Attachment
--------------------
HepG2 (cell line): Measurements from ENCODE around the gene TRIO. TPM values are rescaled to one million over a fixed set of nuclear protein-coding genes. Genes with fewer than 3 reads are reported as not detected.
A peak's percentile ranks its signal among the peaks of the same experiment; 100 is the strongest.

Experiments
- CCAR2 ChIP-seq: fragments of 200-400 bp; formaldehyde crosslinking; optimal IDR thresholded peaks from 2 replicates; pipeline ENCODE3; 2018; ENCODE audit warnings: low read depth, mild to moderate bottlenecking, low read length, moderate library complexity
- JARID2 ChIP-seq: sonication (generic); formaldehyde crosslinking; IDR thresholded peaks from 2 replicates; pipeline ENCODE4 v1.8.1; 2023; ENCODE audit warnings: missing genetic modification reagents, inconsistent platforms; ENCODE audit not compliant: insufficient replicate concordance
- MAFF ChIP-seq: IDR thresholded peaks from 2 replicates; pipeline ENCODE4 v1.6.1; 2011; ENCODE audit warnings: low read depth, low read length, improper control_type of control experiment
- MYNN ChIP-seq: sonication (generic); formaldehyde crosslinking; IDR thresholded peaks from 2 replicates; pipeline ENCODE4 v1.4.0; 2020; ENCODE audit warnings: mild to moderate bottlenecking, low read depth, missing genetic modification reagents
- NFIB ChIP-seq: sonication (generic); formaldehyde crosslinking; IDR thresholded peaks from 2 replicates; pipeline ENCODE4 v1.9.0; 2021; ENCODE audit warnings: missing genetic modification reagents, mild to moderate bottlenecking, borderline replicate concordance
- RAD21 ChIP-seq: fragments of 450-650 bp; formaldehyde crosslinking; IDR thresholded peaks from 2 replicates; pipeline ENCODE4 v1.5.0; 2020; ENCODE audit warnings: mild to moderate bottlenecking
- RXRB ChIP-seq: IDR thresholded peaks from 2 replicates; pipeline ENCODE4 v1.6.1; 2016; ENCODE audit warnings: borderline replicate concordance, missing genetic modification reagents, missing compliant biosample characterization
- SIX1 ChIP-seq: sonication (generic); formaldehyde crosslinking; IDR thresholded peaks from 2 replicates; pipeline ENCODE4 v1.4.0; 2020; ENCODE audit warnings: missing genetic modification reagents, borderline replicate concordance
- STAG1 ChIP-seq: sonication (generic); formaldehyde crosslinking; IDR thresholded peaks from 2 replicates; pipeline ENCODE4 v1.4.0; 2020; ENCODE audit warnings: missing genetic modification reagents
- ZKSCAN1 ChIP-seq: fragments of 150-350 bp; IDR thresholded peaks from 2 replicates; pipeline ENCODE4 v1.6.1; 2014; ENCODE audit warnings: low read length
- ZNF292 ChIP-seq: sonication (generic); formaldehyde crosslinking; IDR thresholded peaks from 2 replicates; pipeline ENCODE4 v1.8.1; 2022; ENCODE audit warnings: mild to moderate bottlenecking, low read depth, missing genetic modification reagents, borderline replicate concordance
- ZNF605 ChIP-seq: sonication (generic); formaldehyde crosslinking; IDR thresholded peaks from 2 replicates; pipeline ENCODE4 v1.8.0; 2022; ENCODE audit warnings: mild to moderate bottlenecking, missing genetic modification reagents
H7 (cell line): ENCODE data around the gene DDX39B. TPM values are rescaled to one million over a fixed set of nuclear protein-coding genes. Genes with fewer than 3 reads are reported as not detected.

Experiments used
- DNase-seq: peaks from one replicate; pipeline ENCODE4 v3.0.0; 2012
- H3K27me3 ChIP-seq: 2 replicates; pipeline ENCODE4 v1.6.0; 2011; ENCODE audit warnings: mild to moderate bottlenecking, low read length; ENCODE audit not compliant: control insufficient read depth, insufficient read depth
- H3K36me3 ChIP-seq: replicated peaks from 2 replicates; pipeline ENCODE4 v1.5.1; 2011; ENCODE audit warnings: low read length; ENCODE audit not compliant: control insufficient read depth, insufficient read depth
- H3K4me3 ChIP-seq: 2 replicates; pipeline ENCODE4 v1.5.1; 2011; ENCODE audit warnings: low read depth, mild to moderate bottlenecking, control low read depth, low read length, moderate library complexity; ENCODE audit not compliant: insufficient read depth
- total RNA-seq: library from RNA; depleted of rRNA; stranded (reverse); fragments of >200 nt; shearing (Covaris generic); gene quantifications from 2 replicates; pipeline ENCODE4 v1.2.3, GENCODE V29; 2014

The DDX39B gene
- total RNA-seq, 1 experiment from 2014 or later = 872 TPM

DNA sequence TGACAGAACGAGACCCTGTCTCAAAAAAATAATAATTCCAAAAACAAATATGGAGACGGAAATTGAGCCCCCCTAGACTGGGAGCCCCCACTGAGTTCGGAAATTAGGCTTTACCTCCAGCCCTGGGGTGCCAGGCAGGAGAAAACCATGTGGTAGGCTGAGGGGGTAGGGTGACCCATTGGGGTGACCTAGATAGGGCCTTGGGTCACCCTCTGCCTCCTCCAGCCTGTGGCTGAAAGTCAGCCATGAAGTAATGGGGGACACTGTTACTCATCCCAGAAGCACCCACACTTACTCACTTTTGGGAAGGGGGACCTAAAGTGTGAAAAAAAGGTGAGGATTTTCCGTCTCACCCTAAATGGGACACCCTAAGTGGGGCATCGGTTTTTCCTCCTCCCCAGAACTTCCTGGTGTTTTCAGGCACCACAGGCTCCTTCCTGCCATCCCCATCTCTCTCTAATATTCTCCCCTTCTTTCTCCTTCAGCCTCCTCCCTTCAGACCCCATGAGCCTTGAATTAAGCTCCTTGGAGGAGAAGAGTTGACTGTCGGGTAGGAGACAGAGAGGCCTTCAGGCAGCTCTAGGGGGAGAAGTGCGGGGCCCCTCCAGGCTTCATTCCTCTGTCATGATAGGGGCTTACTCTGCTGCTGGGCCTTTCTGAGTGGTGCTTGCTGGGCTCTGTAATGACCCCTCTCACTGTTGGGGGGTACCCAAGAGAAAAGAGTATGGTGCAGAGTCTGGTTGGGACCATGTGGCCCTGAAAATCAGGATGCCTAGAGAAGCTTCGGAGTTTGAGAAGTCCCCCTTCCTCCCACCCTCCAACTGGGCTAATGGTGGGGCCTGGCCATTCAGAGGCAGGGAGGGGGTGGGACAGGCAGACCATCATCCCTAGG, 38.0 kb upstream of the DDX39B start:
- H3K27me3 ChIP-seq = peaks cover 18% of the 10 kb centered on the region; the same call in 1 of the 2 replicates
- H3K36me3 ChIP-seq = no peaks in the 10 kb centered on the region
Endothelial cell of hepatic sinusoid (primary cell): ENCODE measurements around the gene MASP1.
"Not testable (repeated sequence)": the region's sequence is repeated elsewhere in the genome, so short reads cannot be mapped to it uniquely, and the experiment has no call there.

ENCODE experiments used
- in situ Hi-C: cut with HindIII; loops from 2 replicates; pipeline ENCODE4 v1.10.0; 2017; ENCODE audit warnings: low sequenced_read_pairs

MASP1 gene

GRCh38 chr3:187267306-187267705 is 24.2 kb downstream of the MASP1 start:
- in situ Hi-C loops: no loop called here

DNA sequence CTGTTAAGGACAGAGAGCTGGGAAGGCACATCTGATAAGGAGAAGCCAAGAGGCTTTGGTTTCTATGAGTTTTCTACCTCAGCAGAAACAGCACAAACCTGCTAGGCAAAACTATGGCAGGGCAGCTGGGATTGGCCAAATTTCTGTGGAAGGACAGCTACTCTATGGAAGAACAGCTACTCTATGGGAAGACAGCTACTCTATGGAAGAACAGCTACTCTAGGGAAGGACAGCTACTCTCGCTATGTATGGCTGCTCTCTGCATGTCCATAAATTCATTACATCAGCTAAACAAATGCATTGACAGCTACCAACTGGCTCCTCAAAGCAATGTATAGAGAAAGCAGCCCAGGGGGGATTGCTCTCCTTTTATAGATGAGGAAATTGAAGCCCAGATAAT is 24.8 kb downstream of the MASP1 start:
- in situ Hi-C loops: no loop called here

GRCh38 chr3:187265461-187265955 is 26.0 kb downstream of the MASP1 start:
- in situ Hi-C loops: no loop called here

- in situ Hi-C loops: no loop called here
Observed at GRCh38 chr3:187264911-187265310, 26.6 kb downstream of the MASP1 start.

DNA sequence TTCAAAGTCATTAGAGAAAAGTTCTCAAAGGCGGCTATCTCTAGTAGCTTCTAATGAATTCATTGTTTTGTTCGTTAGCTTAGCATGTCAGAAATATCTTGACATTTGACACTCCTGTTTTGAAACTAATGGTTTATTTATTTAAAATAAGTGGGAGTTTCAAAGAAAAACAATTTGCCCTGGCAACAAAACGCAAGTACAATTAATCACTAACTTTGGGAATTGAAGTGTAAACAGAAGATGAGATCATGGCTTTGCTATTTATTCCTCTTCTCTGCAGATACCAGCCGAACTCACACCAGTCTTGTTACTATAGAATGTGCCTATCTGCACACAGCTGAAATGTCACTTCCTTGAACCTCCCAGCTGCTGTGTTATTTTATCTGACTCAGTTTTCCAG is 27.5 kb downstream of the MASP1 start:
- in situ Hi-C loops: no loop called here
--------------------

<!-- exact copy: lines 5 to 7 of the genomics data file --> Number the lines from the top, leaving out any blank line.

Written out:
- JARID2 ChIP-seq: sonication (generic); formaldehyde crosslinking; IDR thresholded peaks from 2 replicates; pipeline ENCODE4 v1.8.1; 2023; ENCODE audit warnings: missing genetic modification reagents, inconsistent platforms; ENCODE audit not compliant: insufficient replicate concordance
- MAFF ChIP-seq: IDR thresholded peaks from 2 replicates; pipeline ENCODE4 v1.6.1; 2011; ENCODE audit warnings: low read depth, low read length, improper control_type of control experiment
- MYNN ChIP-seq: sonication (generic); formaldehyde crosslinking; IDR thresholded peaks from 2 replicates; pipeline ENCODE4 v1.4.0; 2020; ENCODE audit warnings: mild to moderate bottlenecking, low read depth, missing genetic modification reagents